Officials: 911 clogged by non-emergency calls after Hurricane Irma
"We can't help the people who are truly in need when we keep having to deal with people who are minorly inconvenienced," Fire Capt. Jason Sellers said
By Alexandria Glorioso
Naples Daily News
COLLIER COUNTY, Fla. — Collier County residents recovering from Hurricane Irma tied up emergency dispatch units Monday with non-emergency problems.
A woman living in Glen Eagle Country Club in East Naples called 911 because a fire alarm went off in her complex and a water sensor blared in her kitchen.
Capt. Jason Sellers and two firefighters were dispatched to the call just before 3 p.m. Monday. The fire alarm was a bust.
Since the power went out after Hurricane Irma, Sellers said alarms with drained batteries are probably going off all over the county. And residents call 911 because they don't know how to turn them off.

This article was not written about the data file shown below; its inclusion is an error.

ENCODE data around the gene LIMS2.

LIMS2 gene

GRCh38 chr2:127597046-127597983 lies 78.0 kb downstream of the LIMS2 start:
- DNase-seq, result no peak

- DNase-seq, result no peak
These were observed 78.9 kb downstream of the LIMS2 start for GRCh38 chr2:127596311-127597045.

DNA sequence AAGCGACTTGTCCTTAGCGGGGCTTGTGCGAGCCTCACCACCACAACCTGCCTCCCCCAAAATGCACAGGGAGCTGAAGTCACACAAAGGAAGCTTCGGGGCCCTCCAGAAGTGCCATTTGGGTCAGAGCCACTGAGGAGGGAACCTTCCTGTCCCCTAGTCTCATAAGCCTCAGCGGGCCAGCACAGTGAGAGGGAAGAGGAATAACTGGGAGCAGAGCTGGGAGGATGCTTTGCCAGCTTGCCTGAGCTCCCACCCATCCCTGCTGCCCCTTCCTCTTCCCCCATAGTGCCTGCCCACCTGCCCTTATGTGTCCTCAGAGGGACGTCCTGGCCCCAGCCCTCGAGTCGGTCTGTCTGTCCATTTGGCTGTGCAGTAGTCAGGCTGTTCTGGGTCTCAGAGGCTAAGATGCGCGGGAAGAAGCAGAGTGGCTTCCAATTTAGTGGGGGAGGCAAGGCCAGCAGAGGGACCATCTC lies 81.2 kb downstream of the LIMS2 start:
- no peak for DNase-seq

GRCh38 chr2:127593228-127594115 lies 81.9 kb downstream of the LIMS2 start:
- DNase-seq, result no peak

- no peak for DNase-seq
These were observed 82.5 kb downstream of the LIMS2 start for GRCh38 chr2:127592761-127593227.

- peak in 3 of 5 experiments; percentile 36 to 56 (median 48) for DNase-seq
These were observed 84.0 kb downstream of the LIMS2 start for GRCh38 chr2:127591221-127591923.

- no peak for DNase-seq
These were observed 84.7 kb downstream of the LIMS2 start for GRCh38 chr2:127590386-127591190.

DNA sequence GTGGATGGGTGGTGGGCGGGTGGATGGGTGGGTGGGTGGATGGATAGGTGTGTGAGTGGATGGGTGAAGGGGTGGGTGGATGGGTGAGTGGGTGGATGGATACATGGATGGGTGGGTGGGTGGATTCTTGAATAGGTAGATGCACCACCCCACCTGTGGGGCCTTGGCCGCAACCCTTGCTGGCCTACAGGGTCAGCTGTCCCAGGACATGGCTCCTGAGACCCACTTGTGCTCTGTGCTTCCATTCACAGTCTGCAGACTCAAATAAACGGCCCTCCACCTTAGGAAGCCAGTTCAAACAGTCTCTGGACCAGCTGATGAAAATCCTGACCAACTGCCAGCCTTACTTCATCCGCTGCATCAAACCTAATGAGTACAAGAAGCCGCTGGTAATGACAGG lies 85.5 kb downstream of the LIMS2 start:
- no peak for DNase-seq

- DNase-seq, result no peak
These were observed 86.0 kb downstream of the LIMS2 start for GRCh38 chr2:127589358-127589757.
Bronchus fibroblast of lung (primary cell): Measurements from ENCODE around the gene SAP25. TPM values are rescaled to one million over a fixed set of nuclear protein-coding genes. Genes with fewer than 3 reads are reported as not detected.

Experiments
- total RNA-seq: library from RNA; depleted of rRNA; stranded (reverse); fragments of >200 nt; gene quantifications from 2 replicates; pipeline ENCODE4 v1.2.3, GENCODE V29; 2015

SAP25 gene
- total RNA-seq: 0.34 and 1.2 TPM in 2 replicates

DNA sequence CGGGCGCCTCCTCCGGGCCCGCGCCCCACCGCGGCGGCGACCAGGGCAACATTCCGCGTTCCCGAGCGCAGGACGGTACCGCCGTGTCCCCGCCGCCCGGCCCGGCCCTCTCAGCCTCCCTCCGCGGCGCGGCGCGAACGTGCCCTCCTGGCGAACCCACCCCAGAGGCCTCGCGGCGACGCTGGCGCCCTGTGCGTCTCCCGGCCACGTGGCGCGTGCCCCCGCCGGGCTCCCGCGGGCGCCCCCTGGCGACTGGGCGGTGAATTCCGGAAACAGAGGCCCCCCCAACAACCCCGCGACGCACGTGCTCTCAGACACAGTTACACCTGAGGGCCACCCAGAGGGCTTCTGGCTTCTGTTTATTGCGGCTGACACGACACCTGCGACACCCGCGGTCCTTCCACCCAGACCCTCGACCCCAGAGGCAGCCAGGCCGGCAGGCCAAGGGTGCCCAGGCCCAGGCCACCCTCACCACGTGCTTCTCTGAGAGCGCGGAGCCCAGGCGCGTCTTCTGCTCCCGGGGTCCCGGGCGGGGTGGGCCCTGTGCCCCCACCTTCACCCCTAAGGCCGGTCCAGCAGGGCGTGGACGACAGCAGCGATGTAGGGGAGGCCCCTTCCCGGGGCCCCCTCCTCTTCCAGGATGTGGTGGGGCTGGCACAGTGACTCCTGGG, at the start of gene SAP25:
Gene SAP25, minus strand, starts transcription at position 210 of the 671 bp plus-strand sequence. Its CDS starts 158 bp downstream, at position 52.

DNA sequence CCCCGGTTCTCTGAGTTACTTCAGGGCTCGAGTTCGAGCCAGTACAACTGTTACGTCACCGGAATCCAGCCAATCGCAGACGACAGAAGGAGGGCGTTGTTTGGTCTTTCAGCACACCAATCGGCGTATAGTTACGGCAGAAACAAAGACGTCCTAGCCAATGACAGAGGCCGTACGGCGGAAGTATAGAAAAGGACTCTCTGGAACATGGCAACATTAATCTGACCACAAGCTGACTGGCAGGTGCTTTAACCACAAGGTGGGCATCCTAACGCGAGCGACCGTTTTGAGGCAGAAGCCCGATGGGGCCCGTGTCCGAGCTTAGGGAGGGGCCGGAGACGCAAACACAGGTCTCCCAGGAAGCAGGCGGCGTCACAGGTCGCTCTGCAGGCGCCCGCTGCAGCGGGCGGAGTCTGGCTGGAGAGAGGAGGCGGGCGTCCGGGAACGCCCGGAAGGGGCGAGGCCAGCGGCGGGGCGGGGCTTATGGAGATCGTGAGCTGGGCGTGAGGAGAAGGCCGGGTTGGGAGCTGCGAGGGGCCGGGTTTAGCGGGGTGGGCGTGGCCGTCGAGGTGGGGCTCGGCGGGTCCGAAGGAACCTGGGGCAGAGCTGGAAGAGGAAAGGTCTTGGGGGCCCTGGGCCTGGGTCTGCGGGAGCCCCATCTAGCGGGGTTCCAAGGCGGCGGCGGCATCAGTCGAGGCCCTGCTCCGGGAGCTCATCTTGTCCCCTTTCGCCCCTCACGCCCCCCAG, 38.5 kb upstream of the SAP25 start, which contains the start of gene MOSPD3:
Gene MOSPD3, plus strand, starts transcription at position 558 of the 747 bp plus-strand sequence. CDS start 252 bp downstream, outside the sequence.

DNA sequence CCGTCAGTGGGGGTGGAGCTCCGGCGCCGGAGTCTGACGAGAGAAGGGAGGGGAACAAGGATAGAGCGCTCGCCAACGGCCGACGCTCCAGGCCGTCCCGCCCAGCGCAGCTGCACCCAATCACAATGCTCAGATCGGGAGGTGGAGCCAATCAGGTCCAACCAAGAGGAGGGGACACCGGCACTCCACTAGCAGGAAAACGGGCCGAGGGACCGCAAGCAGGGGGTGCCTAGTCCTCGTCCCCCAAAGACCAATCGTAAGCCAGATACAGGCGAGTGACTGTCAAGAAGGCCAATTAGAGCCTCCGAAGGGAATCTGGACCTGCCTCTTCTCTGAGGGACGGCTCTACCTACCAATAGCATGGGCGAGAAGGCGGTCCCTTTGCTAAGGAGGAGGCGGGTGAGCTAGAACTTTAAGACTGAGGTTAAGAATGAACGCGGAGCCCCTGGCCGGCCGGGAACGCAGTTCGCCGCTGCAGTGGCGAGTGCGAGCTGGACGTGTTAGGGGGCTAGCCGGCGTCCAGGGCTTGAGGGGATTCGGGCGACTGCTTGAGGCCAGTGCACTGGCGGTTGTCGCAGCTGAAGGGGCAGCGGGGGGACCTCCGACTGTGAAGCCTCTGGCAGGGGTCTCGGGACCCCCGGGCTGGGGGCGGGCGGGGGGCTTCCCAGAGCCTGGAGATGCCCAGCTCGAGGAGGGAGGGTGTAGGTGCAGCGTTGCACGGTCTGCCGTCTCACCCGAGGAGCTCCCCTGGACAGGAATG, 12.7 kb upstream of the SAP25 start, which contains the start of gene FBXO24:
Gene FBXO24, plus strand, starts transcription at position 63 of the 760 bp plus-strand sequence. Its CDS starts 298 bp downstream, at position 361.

"Everybody's getting tired and people are starting to abuse the system," said Sellers, 46, Monday. Sellers is with Ladder 72 of the greater Naples fire district.
"We can't help the people who are truly in need when we keep having to deal with people who are minorly inconvenienced," Sellers said.
Later Monday, Sellers and his team were dispatched to a caller on Collier and Beck boulevards. The man was smoking a cigarette, sitting at the end of the intersection's median, when they pulled up. He said his arm was sore from getting hit by a trash can during the storm.
Firefighter Paul Pernak, 43, checked his vitals and helped him into a local ambulance.
A line of ambulances from Georgia, Alabama and Tennessee pulled up to the intersection's light, presumably to help with emergencies from the storm.
On their way back to the truck, Sellers heard from a Florida Highway Patrol officer who had just gone down the street to check on a man in a wheelchair. The man wasn't injured but wanted a ride back to his trailer on Beck Boulevard.
"It's free to call us," Sellers said. "It's frustrating but not surprising."
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